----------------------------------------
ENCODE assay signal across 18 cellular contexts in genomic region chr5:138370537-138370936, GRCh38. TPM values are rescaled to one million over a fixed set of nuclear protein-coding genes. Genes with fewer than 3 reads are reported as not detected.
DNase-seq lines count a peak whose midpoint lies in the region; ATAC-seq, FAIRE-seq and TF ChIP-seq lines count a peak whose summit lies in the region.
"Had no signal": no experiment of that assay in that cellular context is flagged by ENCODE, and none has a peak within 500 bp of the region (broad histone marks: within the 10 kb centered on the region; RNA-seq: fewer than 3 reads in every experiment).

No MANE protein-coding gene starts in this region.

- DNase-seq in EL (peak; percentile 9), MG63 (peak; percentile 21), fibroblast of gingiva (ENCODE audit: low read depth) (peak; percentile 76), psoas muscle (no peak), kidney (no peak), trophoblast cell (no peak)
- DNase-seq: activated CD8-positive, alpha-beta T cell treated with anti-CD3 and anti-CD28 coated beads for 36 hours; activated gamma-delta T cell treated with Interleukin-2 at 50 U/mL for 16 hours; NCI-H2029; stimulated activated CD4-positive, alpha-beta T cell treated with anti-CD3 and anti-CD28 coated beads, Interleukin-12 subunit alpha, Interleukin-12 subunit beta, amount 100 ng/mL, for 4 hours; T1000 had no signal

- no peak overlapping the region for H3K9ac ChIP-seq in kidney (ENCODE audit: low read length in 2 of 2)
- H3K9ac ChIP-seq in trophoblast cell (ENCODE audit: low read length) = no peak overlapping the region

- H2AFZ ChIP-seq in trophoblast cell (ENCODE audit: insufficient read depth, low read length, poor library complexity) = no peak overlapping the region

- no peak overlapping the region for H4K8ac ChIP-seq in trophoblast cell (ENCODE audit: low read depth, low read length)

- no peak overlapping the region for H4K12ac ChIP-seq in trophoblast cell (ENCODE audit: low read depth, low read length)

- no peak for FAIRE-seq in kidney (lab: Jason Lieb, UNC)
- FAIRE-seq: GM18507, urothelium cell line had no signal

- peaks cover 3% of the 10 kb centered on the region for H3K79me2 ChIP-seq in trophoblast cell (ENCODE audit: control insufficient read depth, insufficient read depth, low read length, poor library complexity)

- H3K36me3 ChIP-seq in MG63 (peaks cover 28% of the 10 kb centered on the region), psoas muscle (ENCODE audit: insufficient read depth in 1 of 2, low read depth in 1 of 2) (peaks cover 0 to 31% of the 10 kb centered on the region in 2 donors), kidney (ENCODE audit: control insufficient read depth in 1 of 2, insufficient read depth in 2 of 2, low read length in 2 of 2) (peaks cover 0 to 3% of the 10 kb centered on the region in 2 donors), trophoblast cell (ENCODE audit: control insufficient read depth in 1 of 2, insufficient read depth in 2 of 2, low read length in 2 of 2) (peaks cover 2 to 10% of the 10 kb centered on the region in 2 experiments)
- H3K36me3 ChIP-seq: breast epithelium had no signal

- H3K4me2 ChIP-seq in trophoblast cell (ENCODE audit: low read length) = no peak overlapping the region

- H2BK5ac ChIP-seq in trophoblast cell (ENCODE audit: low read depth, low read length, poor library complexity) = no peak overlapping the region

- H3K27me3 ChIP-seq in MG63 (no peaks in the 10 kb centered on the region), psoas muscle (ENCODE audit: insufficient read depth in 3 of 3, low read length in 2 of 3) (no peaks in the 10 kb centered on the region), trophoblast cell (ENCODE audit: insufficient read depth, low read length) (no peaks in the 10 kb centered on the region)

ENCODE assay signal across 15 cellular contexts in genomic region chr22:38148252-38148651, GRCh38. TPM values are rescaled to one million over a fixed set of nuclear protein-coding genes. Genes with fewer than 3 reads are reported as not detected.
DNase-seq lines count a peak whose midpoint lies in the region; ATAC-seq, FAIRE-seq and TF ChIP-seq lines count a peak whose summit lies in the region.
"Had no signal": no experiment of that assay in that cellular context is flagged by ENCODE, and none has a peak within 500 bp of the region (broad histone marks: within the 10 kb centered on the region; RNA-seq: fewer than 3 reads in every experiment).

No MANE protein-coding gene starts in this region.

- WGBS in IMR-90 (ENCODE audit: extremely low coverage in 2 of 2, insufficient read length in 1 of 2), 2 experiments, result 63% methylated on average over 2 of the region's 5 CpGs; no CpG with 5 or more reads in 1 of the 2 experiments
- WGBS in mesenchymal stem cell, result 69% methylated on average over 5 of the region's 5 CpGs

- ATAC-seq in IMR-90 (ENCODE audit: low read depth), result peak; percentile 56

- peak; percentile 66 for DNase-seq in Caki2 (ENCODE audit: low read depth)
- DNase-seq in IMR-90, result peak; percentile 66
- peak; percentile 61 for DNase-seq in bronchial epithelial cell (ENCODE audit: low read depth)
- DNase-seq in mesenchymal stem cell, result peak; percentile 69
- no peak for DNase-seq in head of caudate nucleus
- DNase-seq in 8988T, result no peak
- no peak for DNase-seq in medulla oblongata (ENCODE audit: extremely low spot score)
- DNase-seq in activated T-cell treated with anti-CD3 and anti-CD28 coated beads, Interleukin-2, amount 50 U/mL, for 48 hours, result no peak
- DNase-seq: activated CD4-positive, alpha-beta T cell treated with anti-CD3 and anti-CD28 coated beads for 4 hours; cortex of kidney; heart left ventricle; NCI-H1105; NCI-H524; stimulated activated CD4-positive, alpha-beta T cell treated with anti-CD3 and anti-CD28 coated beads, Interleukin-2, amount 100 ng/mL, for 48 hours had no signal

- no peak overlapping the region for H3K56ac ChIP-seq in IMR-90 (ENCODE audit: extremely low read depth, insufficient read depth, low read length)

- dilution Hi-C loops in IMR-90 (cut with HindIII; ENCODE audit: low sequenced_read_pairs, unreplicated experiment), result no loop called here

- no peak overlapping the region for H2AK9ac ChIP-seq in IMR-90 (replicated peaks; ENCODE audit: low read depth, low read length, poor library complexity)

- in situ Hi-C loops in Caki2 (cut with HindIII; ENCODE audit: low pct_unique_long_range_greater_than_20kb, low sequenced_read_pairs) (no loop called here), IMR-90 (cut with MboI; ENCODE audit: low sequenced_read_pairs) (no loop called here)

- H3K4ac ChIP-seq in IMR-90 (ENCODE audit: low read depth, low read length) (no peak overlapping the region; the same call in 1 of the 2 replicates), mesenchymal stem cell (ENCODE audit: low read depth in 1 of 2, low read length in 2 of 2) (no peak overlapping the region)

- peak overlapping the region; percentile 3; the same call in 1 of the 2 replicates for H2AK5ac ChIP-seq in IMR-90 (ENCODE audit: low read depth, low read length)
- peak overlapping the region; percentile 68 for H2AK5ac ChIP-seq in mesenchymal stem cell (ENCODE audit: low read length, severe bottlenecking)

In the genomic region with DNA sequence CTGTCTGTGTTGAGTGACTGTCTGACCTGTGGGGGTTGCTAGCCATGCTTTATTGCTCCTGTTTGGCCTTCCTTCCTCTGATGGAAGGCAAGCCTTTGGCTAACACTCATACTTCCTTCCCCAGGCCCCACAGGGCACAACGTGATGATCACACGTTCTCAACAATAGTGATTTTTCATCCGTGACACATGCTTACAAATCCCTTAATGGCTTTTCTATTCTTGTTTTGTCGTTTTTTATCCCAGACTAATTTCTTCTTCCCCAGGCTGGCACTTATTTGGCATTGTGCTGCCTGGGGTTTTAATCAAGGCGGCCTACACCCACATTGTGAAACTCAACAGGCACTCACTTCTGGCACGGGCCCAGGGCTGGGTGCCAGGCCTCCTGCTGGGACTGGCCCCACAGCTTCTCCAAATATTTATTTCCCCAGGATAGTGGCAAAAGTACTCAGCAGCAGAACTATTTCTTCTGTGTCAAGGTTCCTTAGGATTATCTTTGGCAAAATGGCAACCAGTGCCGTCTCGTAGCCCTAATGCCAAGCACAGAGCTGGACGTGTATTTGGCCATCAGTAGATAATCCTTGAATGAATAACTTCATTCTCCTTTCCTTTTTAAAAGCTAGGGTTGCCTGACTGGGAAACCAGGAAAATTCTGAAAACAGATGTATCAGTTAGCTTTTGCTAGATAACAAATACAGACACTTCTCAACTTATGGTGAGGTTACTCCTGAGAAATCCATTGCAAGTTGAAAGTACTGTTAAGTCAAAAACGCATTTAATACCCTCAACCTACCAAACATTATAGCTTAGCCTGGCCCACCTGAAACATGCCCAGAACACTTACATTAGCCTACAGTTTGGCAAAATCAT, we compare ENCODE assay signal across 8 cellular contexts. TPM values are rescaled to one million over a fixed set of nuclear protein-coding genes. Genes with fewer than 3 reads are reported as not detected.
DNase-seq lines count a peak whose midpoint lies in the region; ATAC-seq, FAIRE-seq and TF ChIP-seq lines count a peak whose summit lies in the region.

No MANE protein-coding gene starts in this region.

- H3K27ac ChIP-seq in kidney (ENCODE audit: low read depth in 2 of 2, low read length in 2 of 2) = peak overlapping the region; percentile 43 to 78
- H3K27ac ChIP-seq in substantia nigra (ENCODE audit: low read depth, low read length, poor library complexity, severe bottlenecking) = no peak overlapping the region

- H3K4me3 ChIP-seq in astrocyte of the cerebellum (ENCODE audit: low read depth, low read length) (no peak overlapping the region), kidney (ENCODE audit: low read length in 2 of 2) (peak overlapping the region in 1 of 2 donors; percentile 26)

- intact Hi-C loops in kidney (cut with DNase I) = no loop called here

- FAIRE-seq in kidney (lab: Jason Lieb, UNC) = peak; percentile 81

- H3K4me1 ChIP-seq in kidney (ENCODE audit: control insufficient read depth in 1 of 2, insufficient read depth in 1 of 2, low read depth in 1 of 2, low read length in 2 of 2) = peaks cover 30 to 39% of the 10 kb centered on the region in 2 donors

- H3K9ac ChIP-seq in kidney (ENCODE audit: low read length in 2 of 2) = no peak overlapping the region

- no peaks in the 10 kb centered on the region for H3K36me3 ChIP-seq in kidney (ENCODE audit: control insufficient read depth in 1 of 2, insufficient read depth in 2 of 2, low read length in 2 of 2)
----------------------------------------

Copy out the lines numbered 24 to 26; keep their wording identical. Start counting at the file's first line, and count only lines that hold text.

- WGBS in IMR-90 (ENCODE audit: extremely low coverage in 2 of 2, insufficient read length in 1 of 2), 2 experiments, result 63% methylated on average over 2 of the region's 5 CpGs; no CpG with 5 or more reads in 1 of the 2 experiments
- WGBS in mesenchymal stem cell, result 69% methylated on average over 5 of the region's 5 CpGs

- ATAC-seq in IMR-90 (ENCODE audit: low read depth), result peak; percentile 56